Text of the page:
One of my favorite Christmas traditions is the bûche de noël, a roll of sponge cake and buttercream decorated to look like a yule log. It’s as if the Yodel went to France for the holidays, in a ball gown and tiara. In the classic style, it’s covered with coffee or chocolate buttercream which is combed to look like tree bark and then it’s decorated with meringue mushrooms, snowmen and holly leaves. Modern versions have elaborate and delicate decorations made from sugar, chocolate, and almost every type of sweet you can think of. It’s fantastic to behold, but a bit like pumpkin pie — a special treat that I look forward to but always find that eating it just once a year is enough.
This year, I was fortunate to be teaching a class on genoise, the classic French sponge cake, a few days before Thanksgiving. There was no pumpkin pie at my house. Instead a beautiful, chocolate bûche de noël stood proudly in all its woodsy glory, tiny mushrooms and all. I was pretty excited. It wasn’t Christmas but for me it was close enough. My students however questioned my sanity for a moment and were confused as to why dessert would ever want to emulate a log and mushrooms.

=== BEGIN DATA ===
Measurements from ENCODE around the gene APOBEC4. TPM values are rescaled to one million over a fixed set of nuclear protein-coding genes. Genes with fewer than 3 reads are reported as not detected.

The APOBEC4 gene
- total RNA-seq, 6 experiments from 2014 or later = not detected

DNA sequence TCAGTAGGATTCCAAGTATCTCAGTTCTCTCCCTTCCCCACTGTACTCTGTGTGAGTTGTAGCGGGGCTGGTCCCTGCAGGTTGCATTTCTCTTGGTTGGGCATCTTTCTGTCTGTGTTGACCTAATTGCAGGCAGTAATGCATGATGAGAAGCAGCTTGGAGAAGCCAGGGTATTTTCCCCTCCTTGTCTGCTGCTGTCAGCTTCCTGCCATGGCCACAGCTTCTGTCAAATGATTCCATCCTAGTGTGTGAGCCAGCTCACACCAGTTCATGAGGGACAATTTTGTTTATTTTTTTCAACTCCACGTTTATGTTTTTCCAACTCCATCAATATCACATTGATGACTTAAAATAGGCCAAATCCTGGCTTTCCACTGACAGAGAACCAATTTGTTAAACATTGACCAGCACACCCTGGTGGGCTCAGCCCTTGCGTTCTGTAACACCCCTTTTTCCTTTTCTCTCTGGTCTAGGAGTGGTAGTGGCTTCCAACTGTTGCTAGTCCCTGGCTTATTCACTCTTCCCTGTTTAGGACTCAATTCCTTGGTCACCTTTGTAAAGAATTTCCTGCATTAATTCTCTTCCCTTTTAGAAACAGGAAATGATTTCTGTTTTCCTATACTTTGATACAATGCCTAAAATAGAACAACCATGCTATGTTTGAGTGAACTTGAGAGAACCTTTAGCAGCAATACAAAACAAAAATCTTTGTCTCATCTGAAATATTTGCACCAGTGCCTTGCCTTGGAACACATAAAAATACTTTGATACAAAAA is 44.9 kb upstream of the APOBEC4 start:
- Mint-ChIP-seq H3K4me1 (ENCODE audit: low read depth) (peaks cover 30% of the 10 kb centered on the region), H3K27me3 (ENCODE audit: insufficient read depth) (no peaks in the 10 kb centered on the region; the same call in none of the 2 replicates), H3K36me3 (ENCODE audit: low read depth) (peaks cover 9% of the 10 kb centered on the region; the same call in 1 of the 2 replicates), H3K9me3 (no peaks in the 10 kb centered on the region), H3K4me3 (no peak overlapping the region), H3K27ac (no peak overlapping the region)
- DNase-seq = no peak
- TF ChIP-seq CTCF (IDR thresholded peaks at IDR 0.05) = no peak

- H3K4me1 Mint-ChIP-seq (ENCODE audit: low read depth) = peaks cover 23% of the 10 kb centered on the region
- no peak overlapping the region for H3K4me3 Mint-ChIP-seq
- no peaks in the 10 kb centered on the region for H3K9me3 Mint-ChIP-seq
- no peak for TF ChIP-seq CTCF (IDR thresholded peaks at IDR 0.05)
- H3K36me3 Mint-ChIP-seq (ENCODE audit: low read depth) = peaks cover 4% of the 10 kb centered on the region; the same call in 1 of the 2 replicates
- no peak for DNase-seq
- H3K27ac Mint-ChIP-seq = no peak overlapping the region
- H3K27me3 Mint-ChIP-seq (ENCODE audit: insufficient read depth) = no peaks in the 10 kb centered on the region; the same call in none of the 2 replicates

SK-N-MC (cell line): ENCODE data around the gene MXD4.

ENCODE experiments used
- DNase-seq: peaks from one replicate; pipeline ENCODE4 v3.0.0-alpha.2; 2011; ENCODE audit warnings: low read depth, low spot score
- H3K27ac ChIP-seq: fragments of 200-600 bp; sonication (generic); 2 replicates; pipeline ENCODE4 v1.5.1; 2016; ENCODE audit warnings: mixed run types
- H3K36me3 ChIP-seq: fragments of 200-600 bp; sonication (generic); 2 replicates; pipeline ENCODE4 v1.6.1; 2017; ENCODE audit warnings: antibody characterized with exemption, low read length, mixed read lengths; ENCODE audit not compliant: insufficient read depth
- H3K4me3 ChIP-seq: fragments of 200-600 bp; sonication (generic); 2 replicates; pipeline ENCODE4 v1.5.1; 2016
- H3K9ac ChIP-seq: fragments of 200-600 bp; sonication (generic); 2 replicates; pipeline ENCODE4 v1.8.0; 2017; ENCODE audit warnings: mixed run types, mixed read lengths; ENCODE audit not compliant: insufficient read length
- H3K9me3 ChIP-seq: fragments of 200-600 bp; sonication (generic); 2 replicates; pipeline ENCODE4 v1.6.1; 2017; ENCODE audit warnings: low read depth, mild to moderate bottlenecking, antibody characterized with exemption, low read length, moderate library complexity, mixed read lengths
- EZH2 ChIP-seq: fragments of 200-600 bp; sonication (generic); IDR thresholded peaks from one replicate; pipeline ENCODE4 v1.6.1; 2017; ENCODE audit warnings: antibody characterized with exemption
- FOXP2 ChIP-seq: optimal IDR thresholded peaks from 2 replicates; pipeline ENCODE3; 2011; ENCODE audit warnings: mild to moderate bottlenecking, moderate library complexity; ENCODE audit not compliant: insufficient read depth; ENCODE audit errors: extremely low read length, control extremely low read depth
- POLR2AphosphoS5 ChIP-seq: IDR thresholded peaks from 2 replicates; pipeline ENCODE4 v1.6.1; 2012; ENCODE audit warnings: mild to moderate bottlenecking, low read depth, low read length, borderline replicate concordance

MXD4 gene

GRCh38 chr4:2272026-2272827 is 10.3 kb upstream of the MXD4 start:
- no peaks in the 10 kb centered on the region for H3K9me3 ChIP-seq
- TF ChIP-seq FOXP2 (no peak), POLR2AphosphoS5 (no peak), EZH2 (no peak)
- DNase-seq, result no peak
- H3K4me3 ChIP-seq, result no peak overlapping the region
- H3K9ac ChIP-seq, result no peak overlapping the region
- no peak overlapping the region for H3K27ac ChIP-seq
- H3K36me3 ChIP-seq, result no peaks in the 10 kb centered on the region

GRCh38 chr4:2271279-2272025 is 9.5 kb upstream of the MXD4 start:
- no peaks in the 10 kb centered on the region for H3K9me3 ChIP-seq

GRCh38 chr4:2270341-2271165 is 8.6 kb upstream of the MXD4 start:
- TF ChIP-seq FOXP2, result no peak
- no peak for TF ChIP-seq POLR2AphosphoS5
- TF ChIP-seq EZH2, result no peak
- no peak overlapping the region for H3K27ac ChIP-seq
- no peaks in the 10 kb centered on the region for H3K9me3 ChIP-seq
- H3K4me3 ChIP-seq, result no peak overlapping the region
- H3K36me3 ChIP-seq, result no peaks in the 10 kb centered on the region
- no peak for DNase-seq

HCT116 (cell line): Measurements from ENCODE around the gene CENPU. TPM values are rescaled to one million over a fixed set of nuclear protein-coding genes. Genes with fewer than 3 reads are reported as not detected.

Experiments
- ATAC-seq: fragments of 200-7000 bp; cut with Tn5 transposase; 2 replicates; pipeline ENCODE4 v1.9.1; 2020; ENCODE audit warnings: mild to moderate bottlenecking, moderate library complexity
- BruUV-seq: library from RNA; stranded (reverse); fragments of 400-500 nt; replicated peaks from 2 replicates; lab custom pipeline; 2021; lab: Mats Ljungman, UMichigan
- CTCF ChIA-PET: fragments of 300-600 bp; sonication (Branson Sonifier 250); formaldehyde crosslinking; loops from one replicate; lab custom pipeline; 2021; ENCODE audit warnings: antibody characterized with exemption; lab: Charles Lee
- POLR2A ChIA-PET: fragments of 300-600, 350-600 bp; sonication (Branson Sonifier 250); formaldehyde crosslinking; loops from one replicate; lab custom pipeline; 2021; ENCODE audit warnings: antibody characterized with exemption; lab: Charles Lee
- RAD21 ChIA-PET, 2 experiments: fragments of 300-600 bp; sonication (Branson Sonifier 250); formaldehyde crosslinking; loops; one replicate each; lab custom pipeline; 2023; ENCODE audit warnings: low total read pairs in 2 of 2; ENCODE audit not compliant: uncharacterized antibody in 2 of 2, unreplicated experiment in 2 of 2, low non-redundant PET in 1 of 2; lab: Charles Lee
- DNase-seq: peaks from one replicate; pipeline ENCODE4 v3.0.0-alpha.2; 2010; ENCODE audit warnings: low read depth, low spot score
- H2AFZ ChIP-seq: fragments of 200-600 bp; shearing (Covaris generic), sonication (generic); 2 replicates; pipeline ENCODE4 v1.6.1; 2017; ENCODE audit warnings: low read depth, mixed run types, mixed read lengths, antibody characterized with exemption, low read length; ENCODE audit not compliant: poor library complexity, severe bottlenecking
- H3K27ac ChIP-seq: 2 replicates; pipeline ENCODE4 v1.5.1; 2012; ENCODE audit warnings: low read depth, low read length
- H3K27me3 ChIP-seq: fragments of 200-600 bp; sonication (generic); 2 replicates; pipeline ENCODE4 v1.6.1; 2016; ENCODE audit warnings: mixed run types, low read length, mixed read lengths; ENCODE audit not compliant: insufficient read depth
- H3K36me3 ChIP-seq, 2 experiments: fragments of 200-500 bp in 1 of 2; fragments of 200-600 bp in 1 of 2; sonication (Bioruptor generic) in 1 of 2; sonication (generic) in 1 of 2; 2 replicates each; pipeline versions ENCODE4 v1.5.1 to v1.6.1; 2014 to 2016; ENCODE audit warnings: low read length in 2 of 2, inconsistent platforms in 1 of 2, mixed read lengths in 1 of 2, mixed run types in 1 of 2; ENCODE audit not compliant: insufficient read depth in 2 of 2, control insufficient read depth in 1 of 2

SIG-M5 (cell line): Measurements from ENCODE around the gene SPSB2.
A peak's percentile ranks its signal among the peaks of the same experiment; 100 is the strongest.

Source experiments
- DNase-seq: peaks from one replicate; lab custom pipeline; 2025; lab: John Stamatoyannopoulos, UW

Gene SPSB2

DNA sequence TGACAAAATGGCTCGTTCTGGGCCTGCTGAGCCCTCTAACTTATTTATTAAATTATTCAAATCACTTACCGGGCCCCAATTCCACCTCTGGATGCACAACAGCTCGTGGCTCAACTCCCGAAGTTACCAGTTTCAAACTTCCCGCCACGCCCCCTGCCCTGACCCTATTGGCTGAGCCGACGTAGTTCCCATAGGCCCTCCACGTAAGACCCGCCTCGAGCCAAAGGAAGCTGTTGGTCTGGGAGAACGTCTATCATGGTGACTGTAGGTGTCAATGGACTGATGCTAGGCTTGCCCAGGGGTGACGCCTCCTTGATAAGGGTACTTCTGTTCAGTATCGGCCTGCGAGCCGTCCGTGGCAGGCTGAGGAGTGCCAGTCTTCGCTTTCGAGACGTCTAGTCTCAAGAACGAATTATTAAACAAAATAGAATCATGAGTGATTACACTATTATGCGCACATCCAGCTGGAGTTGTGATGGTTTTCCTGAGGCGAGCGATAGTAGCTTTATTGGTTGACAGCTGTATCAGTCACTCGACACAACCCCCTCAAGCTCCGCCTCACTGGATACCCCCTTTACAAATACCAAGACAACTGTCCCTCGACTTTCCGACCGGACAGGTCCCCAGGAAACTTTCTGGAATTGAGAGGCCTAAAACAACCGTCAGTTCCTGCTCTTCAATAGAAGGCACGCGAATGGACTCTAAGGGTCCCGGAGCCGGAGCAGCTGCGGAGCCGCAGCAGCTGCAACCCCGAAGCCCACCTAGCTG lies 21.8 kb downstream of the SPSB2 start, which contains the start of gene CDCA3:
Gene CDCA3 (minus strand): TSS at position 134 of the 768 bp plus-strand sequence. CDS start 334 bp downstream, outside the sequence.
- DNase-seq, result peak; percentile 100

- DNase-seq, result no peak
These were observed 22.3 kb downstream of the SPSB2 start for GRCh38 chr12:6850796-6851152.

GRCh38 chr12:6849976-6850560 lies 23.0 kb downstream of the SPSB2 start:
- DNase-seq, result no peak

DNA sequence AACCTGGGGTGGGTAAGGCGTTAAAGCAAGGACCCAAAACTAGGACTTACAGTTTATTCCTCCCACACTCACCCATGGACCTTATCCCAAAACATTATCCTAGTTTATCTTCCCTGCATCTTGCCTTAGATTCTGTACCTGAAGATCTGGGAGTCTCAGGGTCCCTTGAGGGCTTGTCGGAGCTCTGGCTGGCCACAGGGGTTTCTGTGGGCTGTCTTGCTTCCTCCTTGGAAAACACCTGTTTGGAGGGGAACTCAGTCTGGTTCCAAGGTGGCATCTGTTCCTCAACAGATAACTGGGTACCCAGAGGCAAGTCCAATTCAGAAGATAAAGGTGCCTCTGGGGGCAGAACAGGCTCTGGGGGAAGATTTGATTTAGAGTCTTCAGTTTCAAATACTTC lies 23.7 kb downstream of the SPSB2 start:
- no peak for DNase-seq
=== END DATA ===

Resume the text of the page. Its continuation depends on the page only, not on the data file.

It is said that the tradition of bûche de noël began when Napoleon issued a proclamation that all of Paris keep their chimneys closed during the winter because the drafty air was thought to cause medical problems. This prohibited Parisians from using their fireplaces, so bakers invented this dessert as a symbolic substitution around which the family could gather for story-telling and other holiday festivities.
Now most of the time New York is a pretty stand up kind of town when it comes to competing with French cuisine, but when it comes to the bûche I find it sadly lacking. It’s not a tradition that very many Americans embrace. You can find them at Bouchon Bakery, Francois Payard Bakery and Petrossian by special order but I think you would be hard pressed to find many others (although shockingly I did see one at the Food Emporium). The bûche is a tradition that is best embraced by its creators and in honor of the season here are some of my favorites from the masters.